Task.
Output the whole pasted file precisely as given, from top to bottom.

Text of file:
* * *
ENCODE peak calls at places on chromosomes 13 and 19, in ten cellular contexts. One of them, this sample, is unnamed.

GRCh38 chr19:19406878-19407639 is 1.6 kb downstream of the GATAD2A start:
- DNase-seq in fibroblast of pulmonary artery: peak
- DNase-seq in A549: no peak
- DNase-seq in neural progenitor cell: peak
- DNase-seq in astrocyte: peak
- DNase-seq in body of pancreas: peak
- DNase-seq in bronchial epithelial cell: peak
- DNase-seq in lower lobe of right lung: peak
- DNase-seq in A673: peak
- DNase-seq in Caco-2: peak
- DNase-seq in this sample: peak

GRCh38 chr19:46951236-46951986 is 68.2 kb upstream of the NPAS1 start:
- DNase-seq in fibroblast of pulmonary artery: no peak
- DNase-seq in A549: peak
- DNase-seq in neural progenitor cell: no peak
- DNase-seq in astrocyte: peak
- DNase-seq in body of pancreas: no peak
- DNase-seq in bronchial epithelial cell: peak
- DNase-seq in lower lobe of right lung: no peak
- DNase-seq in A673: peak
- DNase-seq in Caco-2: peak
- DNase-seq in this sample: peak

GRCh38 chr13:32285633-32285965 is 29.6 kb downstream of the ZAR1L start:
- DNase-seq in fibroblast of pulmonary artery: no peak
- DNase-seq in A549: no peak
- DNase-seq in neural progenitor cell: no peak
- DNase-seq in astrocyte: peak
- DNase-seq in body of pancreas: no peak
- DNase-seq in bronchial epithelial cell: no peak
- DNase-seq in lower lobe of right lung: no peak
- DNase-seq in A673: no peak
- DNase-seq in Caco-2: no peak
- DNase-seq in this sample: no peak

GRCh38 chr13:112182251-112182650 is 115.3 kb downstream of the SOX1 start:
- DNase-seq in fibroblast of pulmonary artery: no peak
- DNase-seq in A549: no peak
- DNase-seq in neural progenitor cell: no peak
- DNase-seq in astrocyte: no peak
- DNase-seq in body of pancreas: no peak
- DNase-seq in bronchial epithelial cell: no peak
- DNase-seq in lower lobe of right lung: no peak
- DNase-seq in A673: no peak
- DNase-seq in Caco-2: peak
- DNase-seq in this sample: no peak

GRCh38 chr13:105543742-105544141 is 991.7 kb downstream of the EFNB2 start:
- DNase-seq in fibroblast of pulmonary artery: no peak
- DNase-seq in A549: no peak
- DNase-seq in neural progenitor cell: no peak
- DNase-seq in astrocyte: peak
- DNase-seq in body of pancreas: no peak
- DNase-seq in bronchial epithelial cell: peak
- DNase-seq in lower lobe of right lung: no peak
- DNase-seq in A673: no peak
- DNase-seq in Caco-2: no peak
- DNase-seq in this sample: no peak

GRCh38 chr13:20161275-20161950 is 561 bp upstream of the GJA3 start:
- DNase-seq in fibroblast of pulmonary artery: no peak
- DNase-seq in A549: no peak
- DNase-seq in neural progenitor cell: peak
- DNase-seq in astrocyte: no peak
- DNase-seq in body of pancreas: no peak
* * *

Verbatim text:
ENCODE peak calls at places on chromosomes 13 and 19, in ten cellular contexts. One of them, this sample, is unnamed.

GRCh38 chr19:19406878-19407639 is 1.6 kb downstream of the GATAD2A start:
- DNase-seq in fibroblast of pulmonary artery: peak
- DNase-seq in A549: no peak
- DNase-seq in neural progenitor cell: peak
- DNase-seq in astrocyte: peak
- DNase-seq in body of pancreas: peak
- DNase-seq in bronchial epithelial cell: peak
- DNase-seq in lower lobe of right lung: peak
- DNase-seq in A673: peak
- DNase-seq in Caco-2: peak
- DNase-seq in this sample: peak

GRCh38 chr19:46951236-46951986 is 68.2 kb upstream of the NPAS1 start:
- DNase-seq in fibroblast of pulmonary artery: no peak
- DNase-seq in A549: peak
- DNase-seq in neural progenitor cell: no peak
- DNase-seq in astrocyte: peak
- DNase-seq in body of pancreas: no peak
- DNase-seq in bronchial epithelial cell: peak
- DNase-seq in lower lobe of right lung: no peak
- DNase-seq in A673: peak
- DNase-seq in Caco-2: peak
- DNase-seq in this sample: peak

GRCh38 chr13:32285633-32285965 is 29.6 kb downstream of the ZAR1L start:
- DNase-seq in fibroblast of pulmonary artery: no peak
- DNase-seq in A549: no peak
- DNase-seq in neural progenitor cell: no peak
- DNase-seq in astrocyte: peak
- DNase-seq in body of pancreas: no peak
- DNase-seq in bronchial epithelial cell: no peak
- DNase-seq in lower lobe of right lung: no peak
- DNase-seq in A673: no peak
- DNase-seq in Caco-2: no peak
- DNase-seq in this sample: no peak

GRCh38 chr13:112182251-112182650 is 115.3 kb downstream of the SOX1 start:
- DNase-seq in fibroblast of pulmonary artery: no peak
- DNase-seq in A549: no peak
- DNase-seq in neural progenitor cell: no peak
- DNase-seq in astrocyte: no peak
- DNase-seq in body of pancreas: no peak
- DNase-seq in bronchial epithelial cell: no peak
- DNase-seq in lower lobe of right lung: no peak
- DNase-seq in A673: no peak
- DNase-seq in Caco-2: peak
- DNase-seq in this sample: no peak

GRCh38 chr13:105543742-105544141 is 991.7 kb downstream of the EFNB2 start:
- DNase-seq in fibroblast of pulmonary artery: no peak
- DNase-seq in A549: no peak
- DNase-seq in neural progenitor cell: no peak
- DNase-seq in astrocyte: peak
- DNase-seq in body of pancreas: no peak
- DNase-seq in bronchial epithelial cell: peak
- DNase-seq in lower lobe of right lung: no peak
- DNase-seq in A673: no peak
- DNase-seq in Caco-2: no peak
- DNase-seq in this sample: no peak

GRCh38 chr13:20161275-20161950 is 561 bp upstream of the GJA3 start:
- DNase-seq in fibroblast of pulmonary artery: no peak
- DNase-seq in A549: no peak
- DNase-seq in neural progenitor cell: peak
- DNase-seq in astrocyte: no peak
- DNase-seq in body of pancreas: no peak